The exhibition at arebyte offers the viewers an exceptional opportunity to find out what goes behind the process of Ben Grosser’s work. During Software for Less, there will be live-coding sessions giving the audience an insight into how the artist already re-programs certain parts of the code in the social platforms. The artist explains, If Facebook or TikTok or Twitter makes a change, there’s a good chance that it might break my work.

For example, Facebook Demetricator has been rewritten several times since the artwork’s release in 2012. This process will be on show, and Ben will rewrite the work during a series of live coding events broadcast on Facebook and in the gallery. In the case of an older piece, Go Rando. This web browser extension obfuscates users’ feelings on Facebook, and finding a solution to fix it after Facebook made some significant changes was a real challenge in itself. Thanks to the curatorial support at arebyte, the artist has rewritten this work and specially presented it in the current show.

Even before entering Software for Less, how the visitors are given a chance to realise which option attracts them better: more or less. Then, moving on, the space is populated by synchronised videos of 47 minutes of Mark Zuckerberg expressing his obsession with ever ‘more’ and slowed-down shots of his seldom mentions of ‘less’, creating a cacophony of binary sonic scenarios of two different realities, one preoccupied with incrementation and the other with slowing down and loss.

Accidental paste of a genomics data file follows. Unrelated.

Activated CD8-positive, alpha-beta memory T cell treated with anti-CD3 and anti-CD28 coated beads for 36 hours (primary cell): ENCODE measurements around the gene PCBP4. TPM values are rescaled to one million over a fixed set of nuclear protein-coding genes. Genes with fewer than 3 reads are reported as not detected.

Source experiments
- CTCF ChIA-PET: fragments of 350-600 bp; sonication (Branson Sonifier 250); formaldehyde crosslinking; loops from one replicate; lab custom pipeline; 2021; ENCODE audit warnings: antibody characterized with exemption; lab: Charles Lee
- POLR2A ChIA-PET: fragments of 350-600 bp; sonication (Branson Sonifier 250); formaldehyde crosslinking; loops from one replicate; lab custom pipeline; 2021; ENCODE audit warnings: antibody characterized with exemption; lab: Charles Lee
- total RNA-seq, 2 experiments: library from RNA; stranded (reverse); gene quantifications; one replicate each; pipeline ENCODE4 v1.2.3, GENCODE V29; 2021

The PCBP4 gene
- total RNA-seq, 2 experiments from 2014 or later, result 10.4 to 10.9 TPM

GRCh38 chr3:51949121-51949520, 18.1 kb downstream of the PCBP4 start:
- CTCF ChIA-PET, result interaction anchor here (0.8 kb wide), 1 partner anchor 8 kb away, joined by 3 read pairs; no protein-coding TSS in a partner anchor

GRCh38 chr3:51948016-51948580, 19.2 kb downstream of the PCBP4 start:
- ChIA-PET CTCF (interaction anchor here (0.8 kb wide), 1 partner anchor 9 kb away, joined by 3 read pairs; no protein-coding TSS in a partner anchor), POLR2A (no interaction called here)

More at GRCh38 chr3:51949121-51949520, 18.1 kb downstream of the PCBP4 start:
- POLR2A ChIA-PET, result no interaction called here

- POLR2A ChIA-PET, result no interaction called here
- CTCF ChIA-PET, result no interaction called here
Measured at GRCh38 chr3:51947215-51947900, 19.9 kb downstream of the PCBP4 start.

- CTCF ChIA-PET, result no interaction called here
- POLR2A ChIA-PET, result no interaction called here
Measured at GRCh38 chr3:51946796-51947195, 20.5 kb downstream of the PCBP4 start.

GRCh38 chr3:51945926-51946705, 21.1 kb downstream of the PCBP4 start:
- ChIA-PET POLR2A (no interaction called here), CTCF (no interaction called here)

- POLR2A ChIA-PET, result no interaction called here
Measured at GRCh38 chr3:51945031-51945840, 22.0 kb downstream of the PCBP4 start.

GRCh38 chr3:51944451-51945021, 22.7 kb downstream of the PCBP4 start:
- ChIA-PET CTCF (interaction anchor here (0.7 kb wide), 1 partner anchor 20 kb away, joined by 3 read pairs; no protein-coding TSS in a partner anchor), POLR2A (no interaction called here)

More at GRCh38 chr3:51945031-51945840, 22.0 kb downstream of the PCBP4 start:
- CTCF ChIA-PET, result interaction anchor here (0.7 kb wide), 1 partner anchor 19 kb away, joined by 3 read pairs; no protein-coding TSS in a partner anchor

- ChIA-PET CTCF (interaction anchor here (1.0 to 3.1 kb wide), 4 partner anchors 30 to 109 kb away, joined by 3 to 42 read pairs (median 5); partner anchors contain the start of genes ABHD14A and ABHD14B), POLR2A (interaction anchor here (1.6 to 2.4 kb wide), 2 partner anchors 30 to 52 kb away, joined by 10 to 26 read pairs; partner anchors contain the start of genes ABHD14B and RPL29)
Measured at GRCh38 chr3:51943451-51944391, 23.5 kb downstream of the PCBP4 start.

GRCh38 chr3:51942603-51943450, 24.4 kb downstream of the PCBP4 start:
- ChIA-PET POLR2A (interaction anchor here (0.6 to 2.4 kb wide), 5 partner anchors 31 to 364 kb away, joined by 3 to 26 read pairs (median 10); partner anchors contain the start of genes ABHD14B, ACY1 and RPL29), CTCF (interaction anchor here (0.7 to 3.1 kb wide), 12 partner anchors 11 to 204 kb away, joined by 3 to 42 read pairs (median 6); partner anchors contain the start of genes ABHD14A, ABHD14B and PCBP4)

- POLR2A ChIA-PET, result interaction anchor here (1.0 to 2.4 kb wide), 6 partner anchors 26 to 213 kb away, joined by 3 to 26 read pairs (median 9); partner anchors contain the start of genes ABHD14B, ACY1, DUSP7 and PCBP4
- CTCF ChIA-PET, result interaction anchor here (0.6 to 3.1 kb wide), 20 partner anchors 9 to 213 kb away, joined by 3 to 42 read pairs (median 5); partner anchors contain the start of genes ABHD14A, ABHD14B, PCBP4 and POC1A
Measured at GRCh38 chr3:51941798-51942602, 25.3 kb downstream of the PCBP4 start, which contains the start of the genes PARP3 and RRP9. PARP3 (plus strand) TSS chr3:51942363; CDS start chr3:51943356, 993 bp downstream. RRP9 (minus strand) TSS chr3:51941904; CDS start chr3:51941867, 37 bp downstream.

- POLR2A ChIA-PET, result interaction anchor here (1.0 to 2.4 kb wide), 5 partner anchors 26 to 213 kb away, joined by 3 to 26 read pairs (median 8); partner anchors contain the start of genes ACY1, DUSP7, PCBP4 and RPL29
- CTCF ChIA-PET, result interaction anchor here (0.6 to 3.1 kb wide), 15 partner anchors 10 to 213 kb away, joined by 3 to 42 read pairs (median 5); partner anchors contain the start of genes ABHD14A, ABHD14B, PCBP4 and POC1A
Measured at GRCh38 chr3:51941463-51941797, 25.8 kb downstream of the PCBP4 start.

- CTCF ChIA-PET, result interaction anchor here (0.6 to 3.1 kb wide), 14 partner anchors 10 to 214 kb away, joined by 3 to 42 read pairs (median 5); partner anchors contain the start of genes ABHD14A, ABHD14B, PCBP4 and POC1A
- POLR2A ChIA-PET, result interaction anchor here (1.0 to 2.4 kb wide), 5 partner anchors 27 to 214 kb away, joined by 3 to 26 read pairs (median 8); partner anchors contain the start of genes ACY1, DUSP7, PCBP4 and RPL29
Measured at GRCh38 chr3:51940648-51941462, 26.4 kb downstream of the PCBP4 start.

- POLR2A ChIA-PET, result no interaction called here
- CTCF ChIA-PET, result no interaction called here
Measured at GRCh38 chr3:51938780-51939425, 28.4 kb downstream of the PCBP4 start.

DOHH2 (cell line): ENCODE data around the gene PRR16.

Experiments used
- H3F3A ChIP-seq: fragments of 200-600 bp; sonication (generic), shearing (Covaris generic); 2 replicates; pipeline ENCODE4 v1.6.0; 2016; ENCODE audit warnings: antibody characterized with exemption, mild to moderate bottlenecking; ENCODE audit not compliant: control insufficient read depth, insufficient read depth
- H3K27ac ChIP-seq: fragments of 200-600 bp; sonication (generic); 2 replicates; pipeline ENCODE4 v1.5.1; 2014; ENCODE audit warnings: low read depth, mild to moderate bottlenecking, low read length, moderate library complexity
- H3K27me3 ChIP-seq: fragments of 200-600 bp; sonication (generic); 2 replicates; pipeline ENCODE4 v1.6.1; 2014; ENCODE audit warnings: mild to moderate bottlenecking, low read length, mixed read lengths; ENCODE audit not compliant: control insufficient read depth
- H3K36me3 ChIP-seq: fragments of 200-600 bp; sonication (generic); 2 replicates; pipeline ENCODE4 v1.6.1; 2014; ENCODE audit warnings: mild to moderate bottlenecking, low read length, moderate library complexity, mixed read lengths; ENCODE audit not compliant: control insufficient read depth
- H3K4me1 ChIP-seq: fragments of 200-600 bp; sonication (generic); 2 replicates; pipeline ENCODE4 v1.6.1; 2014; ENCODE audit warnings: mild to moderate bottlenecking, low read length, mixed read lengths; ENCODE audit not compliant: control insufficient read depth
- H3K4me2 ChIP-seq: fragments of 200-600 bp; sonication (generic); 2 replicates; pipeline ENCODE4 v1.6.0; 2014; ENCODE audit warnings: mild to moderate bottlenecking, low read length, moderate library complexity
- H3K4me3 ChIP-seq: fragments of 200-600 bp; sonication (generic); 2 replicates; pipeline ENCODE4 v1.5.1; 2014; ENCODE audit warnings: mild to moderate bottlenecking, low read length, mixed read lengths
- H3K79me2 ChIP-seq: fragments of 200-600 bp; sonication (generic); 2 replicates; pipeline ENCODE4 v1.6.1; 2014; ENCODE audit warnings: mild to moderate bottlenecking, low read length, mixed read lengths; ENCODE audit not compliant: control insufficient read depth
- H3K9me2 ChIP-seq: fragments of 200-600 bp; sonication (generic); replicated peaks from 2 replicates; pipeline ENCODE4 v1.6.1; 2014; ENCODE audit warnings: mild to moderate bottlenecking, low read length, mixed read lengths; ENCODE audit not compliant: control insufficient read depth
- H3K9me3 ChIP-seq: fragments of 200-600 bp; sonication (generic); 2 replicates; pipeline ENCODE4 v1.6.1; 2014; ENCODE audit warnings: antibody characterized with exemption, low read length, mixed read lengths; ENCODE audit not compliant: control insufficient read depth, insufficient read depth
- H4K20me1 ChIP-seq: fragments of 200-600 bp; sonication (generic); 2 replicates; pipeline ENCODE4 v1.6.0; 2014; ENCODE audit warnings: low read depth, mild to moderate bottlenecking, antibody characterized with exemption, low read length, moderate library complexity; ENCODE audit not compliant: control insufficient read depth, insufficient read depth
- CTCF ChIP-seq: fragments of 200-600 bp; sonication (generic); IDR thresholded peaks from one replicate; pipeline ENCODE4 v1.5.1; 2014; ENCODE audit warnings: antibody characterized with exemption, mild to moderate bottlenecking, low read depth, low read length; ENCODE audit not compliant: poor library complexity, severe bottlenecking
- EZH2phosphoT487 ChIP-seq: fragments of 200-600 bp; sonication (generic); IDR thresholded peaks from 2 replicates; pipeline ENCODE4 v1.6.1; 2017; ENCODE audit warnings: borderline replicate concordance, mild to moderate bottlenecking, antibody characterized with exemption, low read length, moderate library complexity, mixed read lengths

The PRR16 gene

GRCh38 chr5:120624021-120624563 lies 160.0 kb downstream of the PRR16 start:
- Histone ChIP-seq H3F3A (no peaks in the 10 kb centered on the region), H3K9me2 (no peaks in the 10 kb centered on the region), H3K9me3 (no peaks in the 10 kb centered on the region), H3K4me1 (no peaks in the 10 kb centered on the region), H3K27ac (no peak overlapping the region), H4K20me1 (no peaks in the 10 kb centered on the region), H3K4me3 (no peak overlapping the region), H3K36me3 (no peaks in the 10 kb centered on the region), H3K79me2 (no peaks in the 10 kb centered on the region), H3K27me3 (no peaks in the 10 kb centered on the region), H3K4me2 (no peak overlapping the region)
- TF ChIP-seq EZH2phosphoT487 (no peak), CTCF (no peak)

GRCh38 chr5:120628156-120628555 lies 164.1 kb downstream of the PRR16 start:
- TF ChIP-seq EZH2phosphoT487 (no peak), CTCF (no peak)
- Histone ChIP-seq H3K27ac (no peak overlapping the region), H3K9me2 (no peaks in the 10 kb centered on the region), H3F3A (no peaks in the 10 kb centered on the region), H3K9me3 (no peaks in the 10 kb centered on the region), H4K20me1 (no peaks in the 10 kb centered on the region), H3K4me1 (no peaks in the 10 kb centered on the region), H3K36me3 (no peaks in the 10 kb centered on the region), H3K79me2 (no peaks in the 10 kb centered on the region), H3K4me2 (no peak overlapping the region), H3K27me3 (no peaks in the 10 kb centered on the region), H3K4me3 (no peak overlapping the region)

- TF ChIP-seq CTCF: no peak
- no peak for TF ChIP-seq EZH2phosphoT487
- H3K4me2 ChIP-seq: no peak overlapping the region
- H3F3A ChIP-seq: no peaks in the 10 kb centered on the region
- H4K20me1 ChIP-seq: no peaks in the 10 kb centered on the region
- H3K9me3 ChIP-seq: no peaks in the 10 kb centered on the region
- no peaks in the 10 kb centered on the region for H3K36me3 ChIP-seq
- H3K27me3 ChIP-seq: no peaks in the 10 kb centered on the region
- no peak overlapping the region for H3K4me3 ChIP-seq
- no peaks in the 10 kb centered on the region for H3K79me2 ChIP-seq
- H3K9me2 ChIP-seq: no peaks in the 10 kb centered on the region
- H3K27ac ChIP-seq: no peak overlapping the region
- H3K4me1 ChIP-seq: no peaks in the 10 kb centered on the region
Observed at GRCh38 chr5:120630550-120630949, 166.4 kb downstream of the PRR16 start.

The visitor is encouraged to imagine where we would be now if we left the focus on increasing openness and connectedness behind. Ben Grosser proposes: Until some radical changes happen, we will continue to be stuck contending with platforms that are always trying to dominate and manipulate us. Developing our critical lens and staying experimental is our best path through this time.

(Media courtesy of arebyte Gallery)